On the other hand, if bin Laden was an enemy combatant? That's clearly a horse of an entirely different color.

If we follow that road a little farther it will take us to the detainees in Gitmo. If we see them as criminals they clearly should be given their day in court. Or be released for lack of evidence. The alternative, however, isn't to see them as enemy combatants, Mike, but rather to see them as former enemy combatants; i.e., prisoners of war. That, too, is a horse of a different color.

If a handful of Navy Seals started shooting Gitmo prisoners in the head because they "resisted" their continued detention, Mike, I think just about everyone would be outraged. Their situations simply are not comparable to bin Laden's situation. As prisoners, whether criminal or combatant, they are entitled to humane treatment. Not because they deserve it, but because WE deserve to be a humane people who do what is right even when it costs us to do so. Torture isn't about "them" and never has been. It's about us.

For what it's worth, I still prefer to see domestic terrorists as criminals. To me, bin Laden was indeed no different than Al Capone. And so, to answer your original question, Mike, I suspect we would have killed Capone had he resisted during any of his arrest attempts. I don't know what level of resistance it would have taken for the police to feel justified putting a bullet in Capone's head, but I have no doubt such a level existed. As it clearly did with bin Laden.

Whether Capone or bin Laden, you might well find me arguing against the use of excessive or unnecessary force. Or not, depending on circumstances and the safety of others present. What you would never find me arguing against, however, is humane treatment once Capone, bin Laden, or the prisoners at Gitmo were taken into custody. Killing someone because you must is not the same as torturing someone because you want to. Accepting the former doesn't mean I have to accept the latter.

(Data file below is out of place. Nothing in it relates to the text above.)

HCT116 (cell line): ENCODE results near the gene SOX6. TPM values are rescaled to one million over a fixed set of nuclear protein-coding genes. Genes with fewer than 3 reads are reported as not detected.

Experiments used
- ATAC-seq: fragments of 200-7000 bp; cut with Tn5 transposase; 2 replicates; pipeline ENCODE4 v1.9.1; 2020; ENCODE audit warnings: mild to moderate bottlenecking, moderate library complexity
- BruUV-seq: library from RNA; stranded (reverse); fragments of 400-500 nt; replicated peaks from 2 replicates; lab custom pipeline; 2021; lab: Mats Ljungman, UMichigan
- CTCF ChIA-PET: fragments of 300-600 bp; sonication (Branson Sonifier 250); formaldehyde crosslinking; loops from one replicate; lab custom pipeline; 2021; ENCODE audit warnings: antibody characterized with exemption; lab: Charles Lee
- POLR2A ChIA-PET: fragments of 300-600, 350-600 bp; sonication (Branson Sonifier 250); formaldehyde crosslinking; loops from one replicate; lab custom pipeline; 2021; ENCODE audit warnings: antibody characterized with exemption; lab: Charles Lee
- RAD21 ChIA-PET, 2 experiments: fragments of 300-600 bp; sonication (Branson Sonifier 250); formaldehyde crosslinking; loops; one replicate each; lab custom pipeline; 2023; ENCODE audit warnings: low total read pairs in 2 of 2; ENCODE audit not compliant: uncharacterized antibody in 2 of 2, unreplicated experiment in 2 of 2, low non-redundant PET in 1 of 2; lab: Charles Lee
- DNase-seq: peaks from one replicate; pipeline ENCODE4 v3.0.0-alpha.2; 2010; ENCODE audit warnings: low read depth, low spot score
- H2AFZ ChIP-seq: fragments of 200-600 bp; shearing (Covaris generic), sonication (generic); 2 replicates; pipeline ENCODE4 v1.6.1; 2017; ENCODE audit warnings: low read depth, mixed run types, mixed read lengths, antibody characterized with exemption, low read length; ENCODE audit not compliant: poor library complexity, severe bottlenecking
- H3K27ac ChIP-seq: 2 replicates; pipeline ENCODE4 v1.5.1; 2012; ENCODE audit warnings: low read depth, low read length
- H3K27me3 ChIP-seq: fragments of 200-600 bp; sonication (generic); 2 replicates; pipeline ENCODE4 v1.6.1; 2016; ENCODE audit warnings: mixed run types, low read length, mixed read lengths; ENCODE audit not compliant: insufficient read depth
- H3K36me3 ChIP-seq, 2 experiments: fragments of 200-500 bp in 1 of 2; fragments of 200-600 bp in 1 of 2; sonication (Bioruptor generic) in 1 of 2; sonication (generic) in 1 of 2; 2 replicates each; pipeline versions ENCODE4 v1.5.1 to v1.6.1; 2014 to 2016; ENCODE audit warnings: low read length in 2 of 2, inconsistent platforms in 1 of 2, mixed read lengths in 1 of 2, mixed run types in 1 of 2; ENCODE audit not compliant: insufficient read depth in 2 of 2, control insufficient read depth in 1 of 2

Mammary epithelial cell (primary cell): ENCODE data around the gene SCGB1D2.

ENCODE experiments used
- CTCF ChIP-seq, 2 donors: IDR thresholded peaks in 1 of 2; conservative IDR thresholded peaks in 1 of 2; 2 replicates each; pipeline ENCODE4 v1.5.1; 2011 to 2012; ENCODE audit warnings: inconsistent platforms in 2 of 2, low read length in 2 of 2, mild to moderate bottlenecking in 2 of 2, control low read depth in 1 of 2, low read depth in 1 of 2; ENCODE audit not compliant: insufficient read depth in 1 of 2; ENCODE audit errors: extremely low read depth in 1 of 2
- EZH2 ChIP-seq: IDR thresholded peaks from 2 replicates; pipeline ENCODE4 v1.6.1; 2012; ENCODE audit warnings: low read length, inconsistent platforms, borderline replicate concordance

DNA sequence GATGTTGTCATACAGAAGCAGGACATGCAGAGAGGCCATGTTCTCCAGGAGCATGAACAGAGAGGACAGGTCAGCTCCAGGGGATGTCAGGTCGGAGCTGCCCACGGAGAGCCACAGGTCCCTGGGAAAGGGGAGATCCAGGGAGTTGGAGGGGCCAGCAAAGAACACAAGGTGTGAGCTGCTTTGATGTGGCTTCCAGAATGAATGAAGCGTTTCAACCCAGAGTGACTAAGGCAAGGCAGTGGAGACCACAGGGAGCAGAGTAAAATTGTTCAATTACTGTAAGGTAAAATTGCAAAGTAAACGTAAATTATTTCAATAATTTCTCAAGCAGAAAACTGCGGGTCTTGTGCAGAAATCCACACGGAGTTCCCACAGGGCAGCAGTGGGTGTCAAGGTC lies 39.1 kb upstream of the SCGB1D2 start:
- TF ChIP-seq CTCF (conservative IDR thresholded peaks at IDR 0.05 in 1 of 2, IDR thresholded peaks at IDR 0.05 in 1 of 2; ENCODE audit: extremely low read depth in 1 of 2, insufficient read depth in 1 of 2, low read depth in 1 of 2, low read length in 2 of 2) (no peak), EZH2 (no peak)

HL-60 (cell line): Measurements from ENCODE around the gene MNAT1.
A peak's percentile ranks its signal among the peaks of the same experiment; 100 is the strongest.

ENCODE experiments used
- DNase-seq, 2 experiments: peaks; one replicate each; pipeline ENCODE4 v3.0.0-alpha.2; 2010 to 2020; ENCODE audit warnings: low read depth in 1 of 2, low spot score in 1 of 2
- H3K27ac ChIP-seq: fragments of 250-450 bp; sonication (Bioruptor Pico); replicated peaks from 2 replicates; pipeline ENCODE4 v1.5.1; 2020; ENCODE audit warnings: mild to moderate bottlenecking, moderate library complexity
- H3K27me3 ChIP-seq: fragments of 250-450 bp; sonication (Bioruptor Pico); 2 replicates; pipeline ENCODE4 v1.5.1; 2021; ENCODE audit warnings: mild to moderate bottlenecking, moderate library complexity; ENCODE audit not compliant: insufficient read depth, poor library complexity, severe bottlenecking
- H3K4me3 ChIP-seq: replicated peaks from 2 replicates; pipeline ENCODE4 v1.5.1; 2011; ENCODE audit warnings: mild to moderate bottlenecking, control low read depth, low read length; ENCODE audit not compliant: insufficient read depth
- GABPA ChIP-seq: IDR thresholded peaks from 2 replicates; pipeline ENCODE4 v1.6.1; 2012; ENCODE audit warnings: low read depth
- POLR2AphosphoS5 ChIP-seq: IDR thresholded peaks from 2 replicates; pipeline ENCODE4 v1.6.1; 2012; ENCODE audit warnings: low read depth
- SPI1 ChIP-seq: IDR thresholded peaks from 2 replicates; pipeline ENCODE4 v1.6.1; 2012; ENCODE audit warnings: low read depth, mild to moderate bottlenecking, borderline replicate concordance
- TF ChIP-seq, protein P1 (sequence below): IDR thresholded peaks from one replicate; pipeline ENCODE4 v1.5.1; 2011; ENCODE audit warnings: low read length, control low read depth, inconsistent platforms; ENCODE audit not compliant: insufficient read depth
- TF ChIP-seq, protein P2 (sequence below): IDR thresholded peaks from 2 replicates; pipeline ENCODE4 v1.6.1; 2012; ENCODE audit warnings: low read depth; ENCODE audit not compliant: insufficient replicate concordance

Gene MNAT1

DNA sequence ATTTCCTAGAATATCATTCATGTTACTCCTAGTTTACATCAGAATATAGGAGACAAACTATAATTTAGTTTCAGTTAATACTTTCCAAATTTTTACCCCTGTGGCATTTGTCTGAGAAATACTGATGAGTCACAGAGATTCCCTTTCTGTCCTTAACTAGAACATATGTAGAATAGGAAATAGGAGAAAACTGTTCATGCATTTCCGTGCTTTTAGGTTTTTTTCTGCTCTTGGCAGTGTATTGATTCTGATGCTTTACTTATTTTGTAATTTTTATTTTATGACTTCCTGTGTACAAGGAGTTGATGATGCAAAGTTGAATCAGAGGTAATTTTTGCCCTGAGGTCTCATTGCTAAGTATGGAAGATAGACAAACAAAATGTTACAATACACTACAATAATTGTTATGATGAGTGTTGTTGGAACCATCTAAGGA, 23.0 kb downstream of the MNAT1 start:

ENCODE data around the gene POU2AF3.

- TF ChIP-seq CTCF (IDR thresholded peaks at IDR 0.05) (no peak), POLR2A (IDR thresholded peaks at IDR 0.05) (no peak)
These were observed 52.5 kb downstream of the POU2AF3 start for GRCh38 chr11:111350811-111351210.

That's not hypocrisy, guys. It's simple logic.


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Actually, Mike, I think there is a way Bob could reasonably know that.

Simply because he had said that? If you had a nickel for every criminal who had said that and then surrendered without a fight, you would be rich. You use the word reason? Why, then, has no reason been applied to what may have happened in that room? You speak of resistance without even knowing what that resistance was. You apply that same unknown resistance to an unarmed Capone being shot dead, still not knowing what that resistance was. As a matter of fact, no one has even expounded that point. I read somewhere that Bin Laden may have made a move to resist.....that's about it. Reporters don't even touch it. Doesn't that strike you as a bit strange, Ron?